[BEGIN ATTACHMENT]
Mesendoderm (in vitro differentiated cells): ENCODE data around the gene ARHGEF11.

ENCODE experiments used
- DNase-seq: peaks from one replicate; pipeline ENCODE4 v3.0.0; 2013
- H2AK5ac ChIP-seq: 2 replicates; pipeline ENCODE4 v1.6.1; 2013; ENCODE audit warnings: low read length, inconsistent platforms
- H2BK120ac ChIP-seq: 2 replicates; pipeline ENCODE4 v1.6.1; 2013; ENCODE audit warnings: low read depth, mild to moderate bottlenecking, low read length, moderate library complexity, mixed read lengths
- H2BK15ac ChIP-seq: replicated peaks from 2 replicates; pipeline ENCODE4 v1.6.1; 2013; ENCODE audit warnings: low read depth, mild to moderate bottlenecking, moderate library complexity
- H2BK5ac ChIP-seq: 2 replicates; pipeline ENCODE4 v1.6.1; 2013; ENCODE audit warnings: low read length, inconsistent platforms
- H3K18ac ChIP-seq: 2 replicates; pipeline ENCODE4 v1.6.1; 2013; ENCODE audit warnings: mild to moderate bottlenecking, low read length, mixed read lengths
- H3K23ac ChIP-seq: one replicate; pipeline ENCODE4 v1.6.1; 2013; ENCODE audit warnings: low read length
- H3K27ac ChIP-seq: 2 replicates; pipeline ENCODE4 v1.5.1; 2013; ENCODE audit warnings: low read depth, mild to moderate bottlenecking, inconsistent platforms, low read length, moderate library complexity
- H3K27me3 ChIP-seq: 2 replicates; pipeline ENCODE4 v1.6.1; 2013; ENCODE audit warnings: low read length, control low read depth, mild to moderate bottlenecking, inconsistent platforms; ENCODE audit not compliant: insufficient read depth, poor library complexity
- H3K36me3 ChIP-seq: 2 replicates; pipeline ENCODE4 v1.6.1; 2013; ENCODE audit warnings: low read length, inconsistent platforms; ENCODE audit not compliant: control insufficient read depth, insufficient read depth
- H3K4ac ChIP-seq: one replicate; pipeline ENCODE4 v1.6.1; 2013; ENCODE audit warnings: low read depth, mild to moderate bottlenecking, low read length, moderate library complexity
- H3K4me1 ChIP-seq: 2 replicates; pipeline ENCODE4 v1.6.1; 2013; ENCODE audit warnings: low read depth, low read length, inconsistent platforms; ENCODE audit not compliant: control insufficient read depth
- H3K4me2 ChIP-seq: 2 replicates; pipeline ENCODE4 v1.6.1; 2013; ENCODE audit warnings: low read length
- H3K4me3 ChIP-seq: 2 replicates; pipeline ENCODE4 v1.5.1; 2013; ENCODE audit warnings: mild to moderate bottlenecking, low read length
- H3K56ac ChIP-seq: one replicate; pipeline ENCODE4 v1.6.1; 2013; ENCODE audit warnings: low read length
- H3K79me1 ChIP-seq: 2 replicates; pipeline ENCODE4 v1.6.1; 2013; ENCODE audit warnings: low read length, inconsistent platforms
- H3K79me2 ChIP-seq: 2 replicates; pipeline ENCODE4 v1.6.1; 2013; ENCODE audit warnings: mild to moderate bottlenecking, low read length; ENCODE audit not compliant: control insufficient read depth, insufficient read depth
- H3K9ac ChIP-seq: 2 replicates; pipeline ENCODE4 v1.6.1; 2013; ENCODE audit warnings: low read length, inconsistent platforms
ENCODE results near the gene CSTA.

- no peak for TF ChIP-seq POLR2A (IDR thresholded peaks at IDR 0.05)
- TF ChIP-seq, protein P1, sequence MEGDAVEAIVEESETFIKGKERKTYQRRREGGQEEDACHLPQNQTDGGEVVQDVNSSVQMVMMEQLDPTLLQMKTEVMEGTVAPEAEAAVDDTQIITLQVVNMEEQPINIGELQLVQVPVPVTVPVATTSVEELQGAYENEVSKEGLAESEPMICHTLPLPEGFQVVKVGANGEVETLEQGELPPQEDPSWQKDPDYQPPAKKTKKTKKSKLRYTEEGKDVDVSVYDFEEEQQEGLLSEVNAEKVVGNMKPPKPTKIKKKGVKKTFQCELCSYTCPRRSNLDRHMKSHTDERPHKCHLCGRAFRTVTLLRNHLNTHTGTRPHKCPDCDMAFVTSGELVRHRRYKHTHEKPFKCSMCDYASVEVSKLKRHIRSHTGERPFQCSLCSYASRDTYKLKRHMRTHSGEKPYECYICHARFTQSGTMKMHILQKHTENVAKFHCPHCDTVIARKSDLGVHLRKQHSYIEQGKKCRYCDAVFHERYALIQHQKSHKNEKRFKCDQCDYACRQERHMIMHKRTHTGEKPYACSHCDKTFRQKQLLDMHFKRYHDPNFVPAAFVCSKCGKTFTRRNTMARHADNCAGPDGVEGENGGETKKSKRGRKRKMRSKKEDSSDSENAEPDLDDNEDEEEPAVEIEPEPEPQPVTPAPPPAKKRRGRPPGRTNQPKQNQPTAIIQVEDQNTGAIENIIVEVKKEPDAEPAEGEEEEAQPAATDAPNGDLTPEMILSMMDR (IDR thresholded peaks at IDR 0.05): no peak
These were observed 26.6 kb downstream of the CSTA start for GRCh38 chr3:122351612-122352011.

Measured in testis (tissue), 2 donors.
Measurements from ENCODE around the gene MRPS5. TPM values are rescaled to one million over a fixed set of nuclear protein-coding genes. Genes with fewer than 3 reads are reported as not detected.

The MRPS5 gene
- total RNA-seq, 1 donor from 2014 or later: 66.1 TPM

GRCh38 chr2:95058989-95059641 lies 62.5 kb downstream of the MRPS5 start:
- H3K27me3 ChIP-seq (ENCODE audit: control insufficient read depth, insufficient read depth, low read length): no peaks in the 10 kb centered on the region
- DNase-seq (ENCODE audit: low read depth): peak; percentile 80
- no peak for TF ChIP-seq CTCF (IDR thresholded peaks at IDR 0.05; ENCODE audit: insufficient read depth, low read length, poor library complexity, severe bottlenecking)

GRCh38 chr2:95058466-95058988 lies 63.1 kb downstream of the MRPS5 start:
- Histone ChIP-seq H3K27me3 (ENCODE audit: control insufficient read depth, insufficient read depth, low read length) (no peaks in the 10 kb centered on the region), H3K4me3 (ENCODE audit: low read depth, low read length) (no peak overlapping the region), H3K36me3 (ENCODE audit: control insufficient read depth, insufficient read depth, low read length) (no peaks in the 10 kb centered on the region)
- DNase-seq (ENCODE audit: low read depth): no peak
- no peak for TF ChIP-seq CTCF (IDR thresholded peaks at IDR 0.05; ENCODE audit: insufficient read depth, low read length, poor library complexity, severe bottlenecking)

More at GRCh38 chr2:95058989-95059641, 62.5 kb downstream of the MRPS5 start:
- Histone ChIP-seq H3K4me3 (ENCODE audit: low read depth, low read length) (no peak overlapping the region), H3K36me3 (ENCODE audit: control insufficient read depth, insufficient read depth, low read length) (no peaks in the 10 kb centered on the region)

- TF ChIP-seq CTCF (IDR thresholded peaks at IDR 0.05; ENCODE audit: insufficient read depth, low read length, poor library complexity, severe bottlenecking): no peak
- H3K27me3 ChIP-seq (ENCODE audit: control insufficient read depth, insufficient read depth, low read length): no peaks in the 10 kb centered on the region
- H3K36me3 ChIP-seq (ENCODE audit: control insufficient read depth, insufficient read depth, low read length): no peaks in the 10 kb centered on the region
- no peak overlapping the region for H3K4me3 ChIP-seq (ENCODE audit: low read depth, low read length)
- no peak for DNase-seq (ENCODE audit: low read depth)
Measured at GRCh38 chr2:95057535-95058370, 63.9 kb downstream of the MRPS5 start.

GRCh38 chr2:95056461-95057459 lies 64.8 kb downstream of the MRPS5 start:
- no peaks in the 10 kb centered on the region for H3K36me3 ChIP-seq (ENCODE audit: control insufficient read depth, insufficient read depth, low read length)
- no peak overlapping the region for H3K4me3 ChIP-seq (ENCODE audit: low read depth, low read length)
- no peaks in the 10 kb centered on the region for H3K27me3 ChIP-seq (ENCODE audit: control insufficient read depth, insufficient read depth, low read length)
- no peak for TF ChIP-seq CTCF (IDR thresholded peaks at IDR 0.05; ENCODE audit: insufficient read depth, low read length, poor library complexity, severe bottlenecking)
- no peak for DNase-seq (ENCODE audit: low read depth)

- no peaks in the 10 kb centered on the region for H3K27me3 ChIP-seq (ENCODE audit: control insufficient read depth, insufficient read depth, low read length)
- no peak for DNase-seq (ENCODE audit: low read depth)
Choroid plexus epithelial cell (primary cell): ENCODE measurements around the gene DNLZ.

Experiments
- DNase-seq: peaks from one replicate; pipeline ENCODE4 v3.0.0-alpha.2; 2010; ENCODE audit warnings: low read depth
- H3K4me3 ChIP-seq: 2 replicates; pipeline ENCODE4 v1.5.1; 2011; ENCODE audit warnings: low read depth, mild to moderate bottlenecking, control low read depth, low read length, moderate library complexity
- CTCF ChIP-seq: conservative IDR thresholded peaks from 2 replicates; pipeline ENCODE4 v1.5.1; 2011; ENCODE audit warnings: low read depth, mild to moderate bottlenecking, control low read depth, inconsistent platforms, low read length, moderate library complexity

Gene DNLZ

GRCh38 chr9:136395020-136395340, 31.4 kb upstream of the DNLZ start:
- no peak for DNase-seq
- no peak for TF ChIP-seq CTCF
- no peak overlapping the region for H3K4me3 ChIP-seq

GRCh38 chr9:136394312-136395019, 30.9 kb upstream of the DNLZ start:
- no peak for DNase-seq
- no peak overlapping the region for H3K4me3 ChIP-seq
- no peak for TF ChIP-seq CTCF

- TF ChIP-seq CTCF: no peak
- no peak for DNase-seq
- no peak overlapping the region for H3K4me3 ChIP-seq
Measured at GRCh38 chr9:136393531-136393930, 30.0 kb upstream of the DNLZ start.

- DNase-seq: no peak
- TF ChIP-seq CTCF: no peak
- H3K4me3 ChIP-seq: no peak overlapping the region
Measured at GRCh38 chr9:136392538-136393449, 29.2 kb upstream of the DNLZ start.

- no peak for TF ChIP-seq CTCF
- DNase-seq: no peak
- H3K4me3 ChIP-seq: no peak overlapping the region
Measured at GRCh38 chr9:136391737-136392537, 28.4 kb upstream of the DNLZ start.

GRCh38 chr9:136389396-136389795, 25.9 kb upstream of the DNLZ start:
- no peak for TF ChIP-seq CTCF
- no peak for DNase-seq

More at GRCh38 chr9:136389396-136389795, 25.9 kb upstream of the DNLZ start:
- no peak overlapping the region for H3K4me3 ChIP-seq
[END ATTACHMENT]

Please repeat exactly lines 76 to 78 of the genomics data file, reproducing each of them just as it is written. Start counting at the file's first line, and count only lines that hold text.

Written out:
- DNase-seq: no peak
- H3K4me3 ChIP-seq: no peak overlapping the region
Measured at GRCh38 chr9:136391737-136392537, 28.4 kb upstream of the DNLZ start.